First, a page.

Taking a daily multivitamin or fish oil pill is a common ritual. In fact, Americans spend more than $30 billion a year on dietary supplements.
But a growing body of evidence suggests that popular vitamins and supplements may not always contain what their labels claim, and potentially dangerous ingredients can get into the pills. A recent October 2018 report by California Department of Public Health researchers, published in the journal JAMA Network Open, revealed that more than 700 supplements on the market included unlabeled ingredients found in pharmaceutical drugs, and less than half received voluntary recalls from health authorities. “That’s just the tip of the iceberg,” says Dr. Pieter Cohen, a Cambridge Health Alliance physician who researches supplements.
Here’s everything you need to know about dietary supplements, and how to take them safely.
Do I Need to Take a Supplement?
Estimates suggest more than half of all Americans take dietary supplements, but many may not need them. If you’re eating a healthy diet and don’t have an underlying health condition that prevents you from absorbing nutrients from food, you probably don’t need extra supplements. “For most healthy people who are not on a very restrictive diet, like strict vegan, there is no need for vitamins with only two common exceptions,” Cohen says.
Women of childbearing age should take a folic acid supplement, and post-menopausal women should take calcium supplements if they’re not getting enough from their diet, Cohen says. There are also people at greater risk of developing nutritional deficiencies who can benefit. For example, women who have heavy periods, people with cancer, and people who frequently donate blood are all more likely to be iron deficient, according to the National Institutes of Health (NIH). In this case, iron supplements may be recommended by a doctor.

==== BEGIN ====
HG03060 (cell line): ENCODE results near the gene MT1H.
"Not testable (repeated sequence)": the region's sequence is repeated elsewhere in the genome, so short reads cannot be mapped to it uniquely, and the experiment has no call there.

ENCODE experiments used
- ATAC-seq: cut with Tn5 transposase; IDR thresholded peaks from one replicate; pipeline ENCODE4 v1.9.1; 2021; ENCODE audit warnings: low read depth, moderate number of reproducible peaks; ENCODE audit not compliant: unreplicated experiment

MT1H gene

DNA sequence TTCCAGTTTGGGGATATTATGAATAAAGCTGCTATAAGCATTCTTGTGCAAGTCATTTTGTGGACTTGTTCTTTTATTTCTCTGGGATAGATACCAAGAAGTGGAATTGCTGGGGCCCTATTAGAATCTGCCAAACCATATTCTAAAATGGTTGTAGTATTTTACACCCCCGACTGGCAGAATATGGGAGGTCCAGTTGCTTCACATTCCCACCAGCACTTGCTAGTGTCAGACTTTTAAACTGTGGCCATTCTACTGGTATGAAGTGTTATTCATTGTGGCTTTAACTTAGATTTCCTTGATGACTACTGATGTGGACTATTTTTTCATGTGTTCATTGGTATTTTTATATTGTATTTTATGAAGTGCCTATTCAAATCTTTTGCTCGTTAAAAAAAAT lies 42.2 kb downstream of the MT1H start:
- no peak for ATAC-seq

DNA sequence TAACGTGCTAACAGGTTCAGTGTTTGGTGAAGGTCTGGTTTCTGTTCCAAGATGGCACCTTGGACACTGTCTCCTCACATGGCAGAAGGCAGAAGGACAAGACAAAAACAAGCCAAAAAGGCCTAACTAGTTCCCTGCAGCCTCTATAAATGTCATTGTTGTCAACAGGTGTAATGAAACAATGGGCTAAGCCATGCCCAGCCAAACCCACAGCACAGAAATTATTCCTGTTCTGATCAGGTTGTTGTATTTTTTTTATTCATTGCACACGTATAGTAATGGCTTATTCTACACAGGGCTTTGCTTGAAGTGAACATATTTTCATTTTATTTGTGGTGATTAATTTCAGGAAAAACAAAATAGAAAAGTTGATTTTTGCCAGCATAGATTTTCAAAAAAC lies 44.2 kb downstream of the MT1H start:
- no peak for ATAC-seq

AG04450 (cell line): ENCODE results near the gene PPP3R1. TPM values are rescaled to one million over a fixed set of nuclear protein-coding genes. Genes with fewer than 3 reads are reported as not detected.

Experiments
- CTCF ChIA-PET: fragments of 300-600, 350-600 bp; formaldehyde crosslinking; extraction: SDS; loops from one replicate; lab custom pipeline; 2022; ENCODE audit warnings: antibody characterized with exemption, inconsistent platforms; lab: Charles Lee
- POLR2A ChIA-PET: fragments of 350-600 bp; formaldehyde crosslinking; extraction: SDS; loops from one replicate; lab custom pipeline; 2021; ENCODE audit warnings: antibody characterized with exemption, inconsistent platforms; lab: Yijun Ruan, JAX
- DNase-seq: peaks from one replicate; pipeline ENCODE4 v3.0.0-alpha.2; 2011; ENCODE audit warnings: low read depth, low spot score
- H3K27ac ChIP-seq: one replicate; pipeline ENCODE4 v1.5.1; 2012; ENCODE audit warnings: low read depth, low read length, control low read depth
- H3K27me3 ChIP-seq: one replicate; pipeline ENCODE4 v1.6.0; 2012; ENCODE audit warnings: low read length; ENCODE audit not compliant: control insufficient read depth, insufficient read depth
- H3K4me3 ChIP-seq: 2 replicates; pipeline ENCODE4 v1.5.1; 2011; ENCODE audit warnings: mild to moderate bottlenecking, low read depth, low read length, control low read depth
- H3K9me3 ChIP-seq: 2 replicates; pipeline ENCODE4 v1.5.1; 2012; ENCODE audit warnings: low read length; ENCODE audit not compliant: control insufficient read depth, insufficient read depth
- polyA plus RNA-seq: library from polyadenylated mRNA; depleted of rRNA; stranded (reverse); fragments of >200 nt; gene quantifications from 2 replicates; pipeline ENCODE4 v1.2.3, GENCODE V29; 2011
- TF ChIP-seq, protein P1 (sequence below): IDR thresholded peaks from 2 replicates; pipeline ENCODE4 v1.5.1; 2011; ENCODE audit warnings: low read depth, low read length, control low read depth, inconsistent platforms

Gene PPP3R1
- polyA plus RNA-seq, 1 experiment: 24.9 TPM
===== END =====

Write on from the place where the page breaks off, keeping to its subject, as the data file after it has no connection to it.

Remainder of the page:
“The bottom line is that people should talk with their health care provider for advice,” says Carol Haggans, a nutrition scientist and consultant to the Office of Dietary Supplements at the NIH. That may seem like obvious advice, but estimates suggest that only about a quarter of Americans who take supplements are taking them at the recommendation of a physician.
How Are Vitamins and Supplements Regulated?
Dietary supplements and vitamins are regulated by the U.S. Food and Drug Administration (FDA), but they are not required to be tested for safety or efficacy before they are sold.
“There is zero approval process,” Cohen says.
The FDA does provide guidance documents for manufacturers on the safety requirements for supplements. For example, supplements cannot claim that they prevent or cure disease. Instead, labels and advertising can only make general statements about supplements’ ability to maintain the health and functioning of the body. A supplement can claim it boosts immune system function, but it cannot say it fights infection.
“Companies are supposed to have data to support those claims,” says Dr. Joshua M. Sharfstein of the Johns Hopkins Bloomberg School of Public Health. “But [that] data is not reviewed by the FDA prior to sale. In fact, the FDA doesn’t really do anything prior to sale.”
How Do Extra Ingredients Get into Supplements?
In the new study, researchers reviewed a database of adulterated supplements maintained by the FDA and found unapproved drugs, like steroids, antidepressants, and Viagra, were discovered in 746 dietary supplements between 2007 and 2016. More than half the products were not removed from store shelves.
That’s a major problem, Sharfstein says. “Someone may be told by their doctor that they’re not healthy enough to take Viagra and then they go out and buy a supplement, and they’re getting unapproved Viagra,” he says, adding that the study “demonstrates that the FDA does not really have control over the market.”
The new findings are not surprising to Cohen, who wrote an accompanying commentary to the study.